Vision | Mission | Goals & Objectives | Roles & Responsibilities | Organization | History | RDA Act
 
About RDA
  Our Vision

To be valued as the premier national institution of multi-disciplinary excellence in highway engineering, which meets the community’s expectations by providing an excellent national highway network.

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Our Mission

As the premier national organization of the road sector, to provide an adequate and efficient network of national highways, to ensure mobility and accessibility at an acceptable level of safety and comfort, in an environment friendly manner, for the movement of people and goods paving way for the socio-economic development of the nation.

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Goals & Objectives

Goals and objectives of Road Development Authority are as follows;

  • Achieve an adequate National Highway Network.
  • Achieve an acceptable level of mobility in the national highway network through; maintaining the roads at an acceptable condition;
  • Provide a high mobility expressway network.
  • Take measures to reduce road user cost;
  • Improve road safety in the National Highway Network.
  • Ensure protection of the environment in all its activities.
  • Ensure efficient utilization of assets and investments.
  • Promote organizational development to enhance overall performance of RDA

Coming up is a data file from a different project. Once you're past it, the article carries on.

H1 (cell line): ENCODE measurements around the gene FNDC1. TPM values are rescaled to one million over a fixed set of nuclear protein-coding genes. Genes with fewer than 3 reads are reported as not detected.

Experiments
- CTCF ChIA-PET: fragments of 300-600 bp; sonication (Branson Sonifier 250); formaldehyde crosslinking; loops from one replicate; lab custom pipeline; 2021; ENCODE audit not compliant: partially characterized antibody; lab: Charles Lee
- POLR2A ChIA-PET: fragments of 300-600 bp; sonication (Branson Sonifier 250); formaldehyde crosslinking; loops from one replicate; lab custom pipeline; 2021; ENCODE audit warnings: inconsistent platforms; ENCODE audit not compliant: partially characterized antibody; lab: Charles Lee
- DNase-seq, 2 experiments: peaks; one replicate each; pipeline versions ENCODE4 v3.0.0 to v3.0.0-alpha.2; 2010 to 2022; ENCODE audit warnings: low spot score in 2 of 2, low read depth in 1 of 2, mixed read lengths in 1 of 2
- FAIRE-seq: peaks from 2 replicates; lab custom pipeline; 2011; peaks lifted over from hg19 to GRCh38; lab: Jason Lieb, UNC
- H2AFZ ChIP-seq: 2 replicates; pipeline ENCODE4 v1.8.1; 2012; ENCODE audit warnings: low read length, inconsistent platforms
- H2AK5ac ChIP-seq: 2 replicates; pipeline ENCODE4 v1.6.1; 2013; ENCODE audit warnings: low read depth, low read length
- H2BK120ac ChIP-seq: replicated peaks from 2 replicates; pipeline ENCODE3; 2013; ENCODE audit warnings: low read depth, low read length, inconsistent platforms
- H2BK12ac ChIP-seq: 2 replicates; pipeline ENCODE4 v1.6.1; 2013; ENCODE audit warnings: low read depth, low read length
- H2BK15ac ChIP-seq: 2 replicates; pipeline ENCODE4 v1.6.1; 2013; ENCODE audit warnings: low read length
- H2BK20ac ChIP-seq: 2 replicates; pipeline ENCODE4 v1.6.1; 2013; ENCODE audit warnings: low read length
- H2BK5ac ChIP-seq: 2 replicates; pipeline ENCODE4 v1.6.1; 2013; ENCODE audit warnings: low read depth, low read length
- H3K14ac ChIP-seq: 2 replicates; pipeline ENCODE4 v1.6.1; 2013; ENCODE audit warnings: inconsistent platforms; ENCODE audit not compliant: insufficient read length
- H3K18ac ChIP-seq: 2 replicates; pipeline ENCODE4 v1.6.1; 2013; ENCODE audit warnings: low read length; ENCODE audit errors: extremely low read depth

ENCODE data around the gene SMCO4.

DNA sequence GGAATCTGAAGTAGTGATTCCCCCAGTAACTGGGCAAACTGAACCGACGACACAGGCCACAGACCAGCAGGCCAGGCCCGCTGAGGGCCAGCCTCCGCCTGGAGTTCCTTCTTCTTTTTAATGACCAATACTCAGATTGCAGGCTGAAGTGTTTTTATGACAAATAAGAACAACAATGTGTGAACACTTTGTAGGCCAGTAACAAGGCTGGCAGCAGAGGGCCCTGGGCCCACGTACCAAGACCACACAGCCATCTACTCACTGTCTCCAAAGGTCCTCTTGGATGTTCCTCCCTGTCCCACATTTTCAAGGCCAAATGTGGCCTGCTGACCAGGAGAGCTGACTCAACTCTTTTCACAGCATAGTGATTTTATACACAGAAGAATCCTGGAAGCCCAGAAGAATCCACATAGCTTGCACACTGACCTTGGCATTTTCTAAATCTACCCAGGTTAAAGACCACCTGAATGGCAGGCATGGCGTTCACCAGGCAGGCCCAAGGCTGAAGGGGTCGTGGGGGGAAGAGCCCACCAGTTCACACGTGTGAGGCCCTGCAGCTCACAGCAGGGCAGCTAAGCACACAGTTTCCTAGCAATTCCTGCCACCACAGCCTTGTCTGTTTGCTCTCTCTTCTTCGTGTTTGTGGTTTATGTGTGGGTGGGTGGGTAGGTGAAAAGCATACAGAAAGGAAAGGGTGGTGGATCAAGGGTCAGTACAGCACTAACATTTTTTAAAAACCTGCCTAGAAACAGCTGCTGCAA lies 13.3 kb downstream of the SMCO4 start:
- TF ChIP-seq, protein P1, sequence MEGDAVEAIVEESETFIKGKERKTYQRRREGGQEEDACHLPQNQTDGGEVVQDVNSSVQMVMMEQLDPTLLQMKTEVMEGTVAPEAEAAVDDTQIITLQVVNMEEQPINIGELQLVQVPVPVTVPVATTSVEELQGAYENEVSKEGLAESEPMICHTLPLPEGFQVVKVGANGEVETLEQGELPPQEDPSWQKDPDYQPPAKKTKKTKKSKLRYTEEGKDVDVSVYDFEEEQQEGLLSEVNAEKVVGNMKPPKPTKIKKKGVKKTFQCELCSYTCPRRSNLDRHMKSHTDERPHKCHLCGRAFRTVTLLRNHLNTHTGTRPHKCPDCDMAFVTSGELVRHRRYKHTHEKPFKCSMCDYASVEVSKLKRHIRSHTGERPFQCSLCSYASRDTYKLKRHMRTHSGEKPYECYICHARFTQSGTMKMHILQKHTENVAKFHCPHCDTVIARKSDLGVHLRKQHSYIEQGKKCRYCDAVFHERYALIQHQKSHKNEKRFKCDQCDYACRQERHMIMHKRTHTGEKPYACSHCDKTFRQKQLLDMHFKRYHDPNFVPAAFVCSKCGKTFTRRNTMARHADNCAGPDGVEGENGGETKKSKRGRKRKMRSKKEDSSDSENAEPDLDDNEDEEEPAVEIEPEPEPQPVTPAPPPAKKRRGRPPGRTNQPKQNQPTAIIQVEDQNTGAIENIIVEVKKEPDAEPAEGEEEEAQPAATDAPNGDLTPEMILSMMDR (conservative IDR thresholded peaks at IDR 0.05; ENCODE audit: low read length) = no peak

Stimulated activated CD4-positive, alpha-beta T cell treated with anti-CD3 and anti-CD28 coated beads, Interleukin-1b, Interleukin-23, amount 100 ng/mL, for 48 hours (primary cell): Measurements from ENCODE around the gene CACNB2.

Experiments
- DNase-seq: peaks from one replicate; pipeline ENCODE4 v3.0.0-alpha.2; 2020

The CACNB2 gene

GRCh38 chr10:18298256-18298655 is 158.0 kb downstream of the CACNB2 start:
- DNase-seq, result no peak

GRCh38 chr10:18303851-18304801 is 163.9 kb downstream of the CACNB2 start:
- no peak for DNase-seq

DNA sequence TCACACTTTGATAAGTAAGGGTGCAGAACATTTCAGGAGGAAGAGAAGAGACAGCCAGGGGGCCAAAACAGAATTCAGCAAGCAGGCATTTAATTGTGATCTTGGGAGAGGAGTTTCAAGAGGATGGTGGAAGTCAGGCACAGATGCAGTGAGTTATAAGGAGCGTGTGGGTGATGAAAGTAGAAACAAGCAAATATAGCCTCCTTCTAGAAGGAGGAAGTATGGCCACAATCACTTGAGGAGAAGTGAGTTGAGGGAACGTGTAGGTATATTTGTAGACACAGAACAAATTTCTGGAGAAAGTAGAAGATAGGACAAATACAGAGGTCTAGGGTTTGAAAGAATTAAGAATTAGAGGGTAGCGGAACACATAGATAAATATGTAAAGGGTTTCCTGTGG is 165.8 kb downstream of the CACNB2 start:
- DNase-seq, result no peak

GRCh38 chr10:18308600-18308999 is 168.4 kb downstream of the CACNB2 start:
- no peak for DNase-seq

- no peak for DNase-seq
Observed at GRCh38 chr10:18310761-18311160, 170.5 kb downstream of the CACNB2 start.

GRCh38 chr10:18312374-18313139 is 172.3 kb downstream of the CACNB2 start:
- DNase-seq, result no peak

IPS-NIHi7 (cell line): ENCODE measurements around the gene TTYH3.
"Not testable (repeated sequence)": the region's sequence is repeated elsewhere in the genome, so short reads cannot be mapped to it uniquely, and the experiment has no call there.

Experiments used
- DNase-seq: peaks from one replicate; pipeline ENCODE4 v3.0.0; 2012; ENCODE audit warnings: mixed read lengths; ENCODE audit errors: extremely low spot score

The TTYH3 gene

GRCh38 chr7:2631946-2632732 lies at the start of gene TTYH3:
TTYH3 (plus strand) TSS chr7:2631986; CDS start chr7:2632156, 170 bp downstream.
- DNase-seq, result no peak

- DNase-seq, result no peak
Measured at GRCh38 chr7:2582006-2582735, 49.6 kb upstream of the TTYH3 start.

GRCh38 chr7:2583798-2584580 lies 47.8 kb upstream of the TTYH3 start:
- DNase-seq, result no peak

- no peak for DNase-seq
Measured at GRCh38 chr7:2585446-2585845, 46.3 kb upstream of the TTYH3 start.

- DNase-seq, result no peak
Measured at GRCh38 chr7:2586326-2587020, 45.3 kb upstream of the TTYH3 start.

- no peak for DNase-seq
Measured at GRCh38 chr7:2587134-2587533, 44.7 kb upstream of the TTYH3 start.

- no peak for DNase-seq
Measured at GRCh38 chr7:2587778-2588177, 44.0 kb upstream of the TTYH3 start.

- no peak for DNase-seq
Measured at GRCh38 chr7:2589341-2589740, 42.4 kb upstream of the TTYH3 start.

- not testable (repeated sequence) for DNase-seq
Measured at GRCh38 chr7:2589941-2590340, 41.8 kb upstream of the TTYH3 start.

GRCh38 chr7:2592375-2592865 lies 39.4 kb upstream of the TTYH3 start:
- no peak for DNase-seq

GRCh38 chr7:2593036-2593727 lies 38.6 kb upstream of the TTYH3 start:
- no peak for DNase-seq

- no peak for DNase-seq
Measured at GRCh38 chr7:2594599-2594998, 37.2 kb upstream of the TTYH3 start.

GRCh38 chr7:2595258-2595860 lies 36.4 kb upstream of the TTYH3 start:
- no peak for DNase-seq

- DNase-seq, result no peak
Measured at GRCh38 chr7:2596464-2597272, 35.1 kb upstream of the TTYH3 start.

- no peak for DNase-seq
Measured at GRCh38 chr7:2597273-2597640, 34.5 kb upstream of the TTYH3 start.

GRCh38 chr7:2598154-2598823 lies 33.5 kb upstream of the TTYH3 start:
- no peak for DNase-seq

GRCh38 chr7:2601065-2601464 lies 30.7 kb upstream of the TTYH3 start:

• Assist in the development of the local road construction industry.

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Roles & Responsibilities

The functions performed by the RDA consist mainly of the maintenance and development of the roads and bridges in the National Highway Network and the planning, design and construction of new highways, bridges and expressways to augment the existing network.

The RDA has a responsibility for the development of the road network to cater for the on-going overall development programme of the country. Since, Road Transport is the primary mode of transport in the country, it is very vital that road network is adequate to developed to promote efficient transport of people and goods. The RDA has a responsibility to plan the future road network taking into consideration the future travel demand and formulating project proposals to meet this demand.

The RDA being the Principal Highway Authority has a responsibility to provide a road network to meet the social aspirations of the people in terms of mobility and safety. Since, the people at large depend on public transport for their travel needs it is the responsibility of the RDA to maintain the road network to a reasonable standard so that there would be un-interrupted public transport available to them.

Since, the rehabilitation and development of the road network is undertaken with public funds at a very high cost, it is responsibility of the RDA to ensure that the adequate economic returns are achieved from the investments made on highway improvements. This is achieved by carrying out feasibility studies before major projects are undertaken and followed by post evaluation of these projects after completion.

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Organizational Structure of RDA

The RDA is a major Civil Engineering Organization with specialized skills in Highway and Bridge Planning, Design, Construction, Maintenance and Highway Safety. The organizational structure is designed to carry out the functions assigned to the RDA and to achieve its goals and objectives.